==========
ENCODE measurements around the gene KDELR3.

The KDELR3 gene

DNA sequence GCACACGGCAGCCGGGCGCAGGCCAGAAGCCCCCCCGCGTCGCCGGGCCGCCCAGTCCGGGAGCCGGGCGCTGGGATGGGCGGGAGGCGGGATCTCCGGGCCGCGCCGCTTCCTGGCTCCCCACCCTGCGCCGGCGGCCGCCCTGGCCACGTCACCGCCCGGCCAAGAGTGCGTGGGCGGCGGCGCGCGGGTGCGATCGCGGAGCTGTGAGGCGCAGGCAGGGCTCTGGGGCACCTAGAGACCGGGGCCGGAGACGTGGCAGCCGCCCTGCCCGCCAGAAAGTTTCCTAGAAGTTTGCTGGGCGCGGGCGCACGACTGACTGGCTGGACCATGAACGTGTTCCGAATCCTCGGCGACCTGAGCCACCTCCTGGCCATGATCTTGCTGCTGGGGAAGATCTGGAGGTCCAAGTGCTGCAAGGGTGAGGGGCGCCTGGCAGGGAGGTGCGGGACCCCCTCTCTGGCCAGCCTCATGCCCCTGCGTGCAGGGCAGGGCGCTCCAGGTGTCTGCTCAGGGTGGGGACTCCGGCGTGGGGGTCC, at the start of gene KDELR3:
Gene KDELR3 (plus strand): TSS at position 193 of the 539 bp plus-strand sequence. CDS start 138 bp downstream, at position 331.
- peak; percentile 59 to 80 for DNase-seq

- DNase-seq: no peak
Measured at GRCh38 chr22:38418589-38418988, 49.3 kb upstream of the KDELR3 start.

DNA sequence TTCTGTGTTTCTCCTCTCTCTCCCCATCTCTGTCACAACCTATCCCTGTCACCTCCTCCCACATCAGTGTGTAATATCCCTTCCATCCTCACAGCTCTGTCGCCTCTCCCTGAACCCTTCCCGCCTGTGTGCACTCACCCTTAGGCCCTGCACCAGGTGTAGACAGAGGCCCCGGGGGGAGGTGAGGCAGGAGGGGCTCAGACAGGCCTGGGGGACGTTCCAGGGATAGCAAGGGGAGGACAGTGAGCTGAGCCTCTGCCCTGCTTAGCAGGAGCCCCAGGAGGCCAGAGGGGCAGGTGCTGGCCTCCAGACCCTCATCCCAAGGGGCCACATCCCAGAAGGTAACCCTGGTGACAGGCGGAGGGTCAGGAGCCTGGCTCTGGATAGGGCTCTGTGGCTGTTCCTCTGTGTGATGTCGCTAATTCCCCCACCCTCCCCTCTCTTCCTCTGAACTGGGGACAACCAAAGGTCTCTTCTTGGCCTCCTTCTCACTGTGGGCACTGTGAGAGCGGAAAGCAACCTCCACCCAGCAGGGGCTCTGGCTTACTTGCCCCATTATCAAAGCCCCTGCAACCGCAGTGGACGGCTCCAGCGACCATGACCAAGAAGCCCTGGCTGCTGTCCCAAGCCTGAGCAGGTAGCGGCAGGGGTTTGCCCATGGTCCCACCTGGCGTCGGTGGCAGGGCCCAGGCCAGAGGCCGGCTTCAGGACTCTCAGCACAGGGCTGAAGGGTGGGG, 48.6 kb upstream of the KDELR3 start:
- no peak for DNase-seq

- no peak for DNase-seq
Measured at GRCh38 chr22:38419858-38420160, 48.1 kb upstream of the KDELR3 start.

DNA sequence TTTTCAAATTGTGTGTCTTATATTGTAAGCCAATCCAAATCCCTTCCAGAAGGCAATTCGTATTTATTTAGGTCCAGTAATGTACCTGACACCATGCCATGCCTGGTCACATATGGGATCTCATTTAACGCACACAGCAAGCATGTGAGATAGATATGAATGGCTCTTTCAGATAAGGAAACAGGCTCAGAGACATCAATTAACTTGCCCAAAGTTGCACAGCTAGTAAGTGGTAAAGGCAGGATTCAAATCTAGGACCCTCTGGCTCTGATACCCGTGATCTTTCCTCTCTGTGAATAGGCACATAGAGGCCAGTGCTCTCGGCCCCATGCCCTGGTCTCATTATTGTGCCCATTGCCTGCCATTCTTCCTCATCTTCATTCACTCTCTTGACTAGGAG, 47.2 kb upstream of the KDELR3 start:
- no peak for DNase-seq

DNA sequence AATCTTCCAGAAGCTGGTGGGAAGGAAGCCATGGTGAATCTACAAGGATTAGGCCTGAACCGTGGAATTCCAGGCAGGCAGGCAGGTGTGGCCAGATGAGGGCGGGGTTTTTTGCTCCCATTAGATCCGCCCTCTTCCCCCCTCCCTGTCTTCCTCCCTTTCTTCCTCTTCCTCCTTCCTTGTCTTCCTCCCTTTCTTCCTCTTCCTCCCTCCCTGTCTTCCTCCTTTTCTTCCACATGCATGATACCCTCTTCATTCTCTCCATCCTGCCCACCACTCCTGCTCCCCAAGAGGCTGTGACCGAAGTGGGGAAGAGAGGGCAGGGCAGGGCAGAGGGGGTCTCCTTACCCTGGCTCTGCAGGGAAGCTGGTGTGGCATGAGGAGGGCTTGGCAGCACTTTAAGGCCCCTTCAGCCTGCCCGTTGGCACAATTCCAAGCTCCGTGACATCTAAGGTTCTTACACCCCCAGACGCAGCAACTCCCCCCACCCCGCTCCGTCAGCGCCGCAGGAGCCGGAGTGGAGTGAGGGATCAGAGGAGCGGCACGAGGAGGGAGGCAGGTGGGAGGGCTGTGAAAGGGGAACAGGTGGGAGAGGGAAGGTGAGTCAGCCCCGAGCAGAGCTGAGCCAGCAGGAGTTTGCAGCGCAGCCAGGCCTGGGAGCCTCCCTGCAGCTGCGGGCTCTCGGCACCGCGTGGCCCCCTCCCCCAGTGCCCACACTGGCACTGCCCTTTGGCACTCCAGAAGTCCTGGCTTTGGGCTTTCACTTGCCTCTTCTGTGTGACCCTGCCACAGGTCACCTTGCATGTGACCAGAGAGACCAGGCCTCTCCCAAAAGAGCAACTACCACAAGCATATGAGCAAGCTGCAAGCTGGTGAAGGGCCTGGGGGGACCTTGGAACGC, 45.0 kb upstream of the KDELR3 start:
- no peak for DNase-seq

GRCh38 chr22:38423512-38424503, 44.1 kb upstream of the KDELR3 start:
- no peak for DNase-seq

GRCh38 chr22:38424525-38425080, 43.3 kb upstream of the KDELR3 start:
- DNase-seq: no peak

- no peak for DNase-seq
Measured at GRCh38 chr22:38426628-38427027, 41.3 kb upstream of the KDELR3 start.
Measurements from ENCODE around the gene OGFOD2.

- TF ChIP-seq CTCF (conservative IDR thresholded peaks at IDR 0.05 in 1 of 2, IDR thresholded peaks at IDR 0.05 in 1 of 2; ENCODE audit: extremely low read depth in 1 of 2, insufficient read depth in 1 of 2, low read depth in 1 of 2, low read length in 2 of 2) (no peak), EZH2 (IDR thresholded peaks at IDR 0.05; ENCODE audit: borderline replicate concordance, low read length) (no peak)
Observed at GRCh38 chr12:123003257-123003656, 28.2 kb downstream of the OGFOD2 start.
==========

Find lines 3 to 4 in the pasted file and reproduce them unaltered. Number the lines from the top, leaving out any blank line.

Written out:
DNA sequence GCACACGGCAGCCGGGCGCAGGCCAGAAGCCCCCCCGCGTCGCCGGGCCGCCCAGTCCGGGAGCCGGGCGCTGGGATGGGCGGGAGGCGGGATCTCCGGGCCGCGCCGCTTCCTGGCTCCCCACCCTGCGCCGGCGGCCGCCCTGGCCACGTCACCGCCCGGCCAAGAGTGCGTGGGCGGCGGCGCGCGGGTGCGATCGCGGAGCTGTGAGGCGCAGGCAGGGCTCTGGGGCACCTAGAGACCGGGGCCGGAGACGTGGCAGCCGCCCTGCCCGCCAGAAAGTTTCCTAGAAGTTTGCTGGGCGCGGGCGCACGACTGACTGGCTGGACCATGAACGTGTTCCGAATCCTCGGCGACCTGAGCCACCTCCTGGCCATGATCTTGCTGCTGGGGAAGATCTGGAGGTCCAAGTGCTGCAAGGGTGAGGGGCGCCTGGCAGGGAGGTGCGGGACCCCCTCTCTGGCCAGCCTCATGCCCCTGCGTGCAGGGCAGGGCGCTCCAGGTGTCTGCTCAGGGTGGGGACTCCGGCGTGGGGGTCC, at the start of gene KDELR3:
Gene KDELR3 (plus strand): TSS at position 193 of the 539 bp plus-strand sequence. CDS start 138 bp downstream, at position 331.